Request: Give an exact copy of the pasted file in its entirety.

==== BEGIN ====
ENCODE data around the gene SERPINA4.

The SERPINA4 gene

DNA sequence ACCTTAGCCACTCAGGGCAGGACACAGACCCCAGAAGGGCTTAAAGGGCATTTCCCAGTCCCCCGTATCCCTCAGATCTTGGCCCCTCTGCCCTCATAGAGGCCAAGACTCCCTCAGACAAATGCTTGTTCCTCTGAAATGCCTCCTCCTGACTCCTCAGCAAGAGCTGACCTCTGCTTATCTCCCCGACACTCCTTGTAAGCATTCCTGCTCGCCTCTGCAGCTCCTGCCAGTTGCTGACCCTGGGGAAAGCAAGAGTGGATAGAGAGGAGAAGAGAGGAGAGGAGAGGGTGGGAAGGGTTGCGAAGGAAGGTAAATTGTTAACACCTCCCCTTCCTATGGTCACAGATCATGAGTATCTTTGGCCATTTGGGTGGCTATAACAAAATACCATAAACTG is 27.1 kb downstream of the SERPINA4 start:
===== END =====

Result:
ENCODE data around the gene SERPINA4.

The SERPINA4 gene

DNA sequence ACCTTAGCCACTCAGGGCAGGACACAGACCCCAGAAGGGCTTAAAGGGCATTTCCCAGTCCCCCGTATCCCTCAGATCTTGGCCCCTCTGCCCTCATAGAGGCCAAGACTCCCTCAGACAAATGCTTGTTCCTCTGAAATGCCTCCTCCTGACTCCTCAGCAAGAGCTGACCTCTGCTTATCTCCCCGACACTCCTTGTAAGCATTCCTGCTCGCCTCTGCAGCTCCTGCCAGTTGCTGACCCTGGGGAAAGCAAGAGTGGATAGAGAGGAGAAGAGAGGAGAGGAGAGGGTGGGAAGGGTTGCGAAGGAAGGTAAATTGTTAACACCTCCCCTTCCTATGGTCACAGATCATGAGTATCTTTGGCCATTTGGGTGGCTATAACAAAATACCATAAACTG is 27.1 kb downstream of the SERPINA4 start: